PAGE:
Veronica Wanja-Sande, the firstborn in a family of four (three girls, one boy) is a living testimony God has a purpose for everyone. She told her eventful life story to Citizen Digital last week.
She was raised up by a single dad
Veronica and her siblings were raised in Eldoret by a single father after her mother fled the family home when she was barely 10-years-old.
Her mum’s departure left a gap, which she, as the firstborn, struggled to fill.
“I had to assume motherly duties and I did all house chores at the age of 9. I remember there’s a time I cooked porridge instead of ugali, and my dad ate the meal with so much love,” recalls the upcoming singer.
Taking care of her younger siblings came at a great cost: “I had to sacrifice one year of schooling to take care of my younger siblings because dad was going to work. I later went back to school at the age of 10.”
There are certain things that daughters can only learn from their mothers, particularly when they hit puberty. Without a mother to aid her transition into womanhood, Nicah faced many challenges.
“I could not even go ask my dad for pads, or even tell him it was time I started wearing bras. I had to walk while bent quite often to hide my boobs,” Nicah recounted. “Dad used to buy me one pack of sanitary towels to last me three months – he did not know I needed two in a month. I had to fill the deficiency by using pieces of old clothes.”
She, however, applauds her father for being the best dad in the world.
She got pregnant at 16
The absence of motherly counsel meant Nicah had to learn about womanhood by herself.
“I did not have information about boys. When I was schooling, I got romantically involved with one man. I was 15 and he was 26 years old,” she began narrating. “He used to shower me with gifts and money. I could buy sanitary towels, and also groom myself. I was really feeling good about myself then.”
Young and naive, she did not know the man she loved would take advantage of her innocence.
“The guy took advantage of my naivety as there was nobody to guide me on sexuality. I would envy my friends at school who had already started engaging in sexual activities. Out of the desire to fulfill my curiosity, I ended up falling pregnant by him at the tender age of 16. By that time, I was in form three and it was very heartbreaking. I did not know anything about protection, family planning or abstinence,” Nicah recollected amidst tears.
After composing herself, she continued: “My dad never expected that I could engage intimately with boys. I hid my pregnancy at first, but used to spit saliva quite often. He suspected something was amiss, but chose to ignore his fears,” tells the mother of two.
The straw which would break the camel’s back was yet to come.
“At the beginning of every term, the girls in my school were given pregnancy tests. I knew my dad would get to know of my pregnancy, so I chose not to report to school for first term.”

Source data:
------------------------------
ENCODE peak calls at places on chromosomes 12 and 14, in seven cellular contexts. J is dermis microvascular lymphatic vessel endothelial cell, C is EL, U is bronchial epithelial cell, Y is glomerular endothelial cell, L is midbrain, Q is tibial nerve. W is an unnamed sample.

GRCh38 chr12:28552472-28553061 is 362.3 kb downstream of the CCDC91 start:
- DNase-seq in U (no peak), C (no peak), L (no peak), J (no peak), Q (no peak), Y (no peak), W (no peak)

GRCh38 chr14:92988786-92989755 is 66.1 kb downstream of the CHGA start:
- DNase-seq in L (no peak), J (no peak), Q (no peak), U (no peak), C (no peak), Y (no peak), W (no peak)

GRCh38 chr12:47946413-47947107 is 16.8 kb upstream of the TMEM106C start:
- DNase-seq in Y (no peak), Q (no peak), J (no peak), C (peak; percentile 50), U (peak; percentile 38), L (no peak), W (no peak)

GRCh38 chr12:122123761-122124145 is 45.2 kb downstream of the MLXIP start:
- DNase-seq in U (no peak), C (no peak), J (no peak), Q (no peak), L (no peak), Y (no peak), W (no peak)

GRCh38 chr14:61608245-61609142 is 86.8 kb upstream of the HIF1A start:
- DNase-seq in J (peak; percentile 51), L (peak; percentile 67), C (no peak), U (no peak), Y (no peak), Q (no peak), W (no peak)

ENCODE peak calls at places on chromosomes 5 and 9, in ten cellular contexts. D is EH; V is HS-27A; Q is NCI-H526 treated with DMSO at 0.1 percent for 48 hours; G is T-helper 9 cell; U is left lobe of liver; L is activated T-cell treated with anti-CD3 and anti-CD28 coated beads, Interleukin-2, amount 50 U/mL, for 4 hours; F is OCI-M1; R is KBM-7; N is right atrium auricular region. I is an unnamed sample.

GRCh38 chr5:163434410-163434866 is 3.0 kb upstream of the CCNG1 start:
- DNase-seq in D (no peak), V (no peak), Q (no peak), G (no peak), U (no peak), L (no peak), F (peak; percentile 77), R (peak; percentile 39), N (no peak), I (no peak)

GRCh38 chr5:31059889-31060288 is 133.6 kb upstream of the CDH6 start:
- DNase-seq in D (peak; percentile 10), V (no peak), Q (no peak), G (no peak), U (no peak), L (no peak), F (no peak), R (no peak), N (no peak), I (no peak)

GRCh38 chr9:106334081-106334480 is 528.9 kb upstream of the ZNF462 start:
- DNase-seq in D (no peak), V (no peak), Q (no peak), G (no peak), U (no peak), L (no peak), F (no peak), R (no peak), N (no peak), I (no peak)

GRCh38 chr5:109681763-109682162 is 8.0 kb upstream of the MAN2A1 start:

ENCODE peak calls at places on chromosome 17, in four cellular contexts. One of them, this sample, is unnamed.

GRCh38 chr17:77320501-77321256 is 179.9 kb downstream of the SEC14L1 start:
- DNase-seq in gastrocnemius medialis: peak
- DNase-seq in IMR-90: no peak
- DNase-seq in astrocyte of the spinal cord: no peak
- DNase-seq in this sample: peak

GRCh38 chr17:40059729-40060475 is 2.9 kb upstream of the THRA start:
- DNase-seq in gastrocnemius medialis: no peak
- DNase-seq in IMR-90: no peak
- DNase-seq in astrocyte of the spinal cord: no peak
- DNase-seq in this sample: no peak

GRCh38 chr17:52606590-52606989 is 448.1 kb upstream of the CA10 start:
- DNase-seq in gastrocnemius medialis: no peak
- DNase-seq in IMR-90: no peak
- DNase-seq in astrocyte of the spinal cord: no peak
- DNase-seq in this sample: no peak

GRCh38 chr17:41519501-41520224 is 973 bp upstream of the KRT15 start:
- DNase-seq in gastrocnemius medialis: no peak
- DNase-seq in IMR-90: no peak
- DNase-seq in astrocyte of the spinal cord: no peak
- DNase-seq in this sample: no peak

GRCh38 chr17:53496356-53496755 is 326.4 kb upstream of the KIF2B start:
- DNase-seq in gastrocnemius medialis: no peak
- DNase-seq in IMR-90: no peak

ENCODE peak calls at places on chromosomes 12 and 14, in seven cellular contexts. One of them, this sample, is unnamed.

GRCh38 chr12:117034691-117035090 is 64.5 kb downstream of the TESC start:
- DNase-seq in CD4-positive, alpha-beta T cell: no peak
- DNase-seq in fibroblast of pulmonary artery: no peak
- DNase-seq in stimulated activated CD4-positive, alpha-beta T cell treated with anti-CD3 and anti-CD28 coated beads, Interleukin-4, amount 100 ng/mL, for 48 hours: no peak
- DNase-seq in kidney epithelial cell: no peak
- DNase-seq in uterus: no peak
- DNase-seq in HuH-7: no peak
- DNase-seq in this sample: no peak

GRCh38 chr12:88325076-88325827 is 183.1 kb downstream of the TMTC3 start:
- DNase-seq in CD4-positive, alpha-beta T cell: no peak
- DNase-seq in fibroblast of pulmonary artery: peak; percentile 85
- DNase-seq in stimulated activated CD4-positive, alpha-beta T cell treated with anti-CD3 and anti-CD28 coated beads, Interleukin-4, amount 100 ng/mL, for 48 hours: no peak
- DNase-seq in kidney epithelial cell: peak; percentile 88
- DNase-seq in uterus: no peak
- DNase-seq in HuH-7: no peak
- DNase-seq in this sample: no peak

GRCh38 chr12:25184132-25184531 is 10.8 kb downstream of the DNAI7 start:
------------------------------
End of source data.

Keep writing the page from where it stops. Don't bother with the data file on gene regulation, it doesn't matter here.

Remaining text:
Nicah told her father she wasn’t in good health, and she could not report to school.
“He was sure that I was unwell because he would buy mandazis for me in the morning and when he comes back home in the evening, he would find them uneaten. When he saw my condition was not improving, he told me we would visit the clinic the following day,” tells Nicah.
Knowing too well her secret pregnancy would be found out the next day, she ran away from home in search of the man who sired her unborn baby.
“When I called him, he told me he had immigrated to Nakuru. I did not have money. I had to chonga viazi at a particular hotel in Eldoret to raise the bus fare (KSh600) which would cater for my transport to Nakuru,” tells Nicah.
Upon arriving in Nakuru, she did not manage to communicate with her baby-daddy as his phone was switched off. She slept in the streets of Nakuru for four days – hungry, and hopeless.
However, a Good Samaritan came to her rescue: “A man who’d noted I was sleeping in the streets, asked about my background. He was touched by my story and he gave me KSh600 bus fare to travel back to Eldoret.”
How did her father deal with her when she showed up at his doorstep?
“My dad beat me thoroughly upon arrival. He was angry because he’d already toiled to pay my tuition fee for the year.”
After his anger subsided, Nicah’s dad buried the hatchet with her and took responsibility for her delivery.
Constant disagreement with step-mum forced her out of her father’s home
Veronica’s father later remarried. Expectedly, this brought some tension in the home.
“I wasn’t happy with the development. My step-mum wanted to feel in charge of her home, at the same time I wasn’t comfortable with that. I had hit puberty. Many at times I would think that my step-mum was out to swindle my dad’s hard-earned money. We fought a lot with my step-mum.” she said.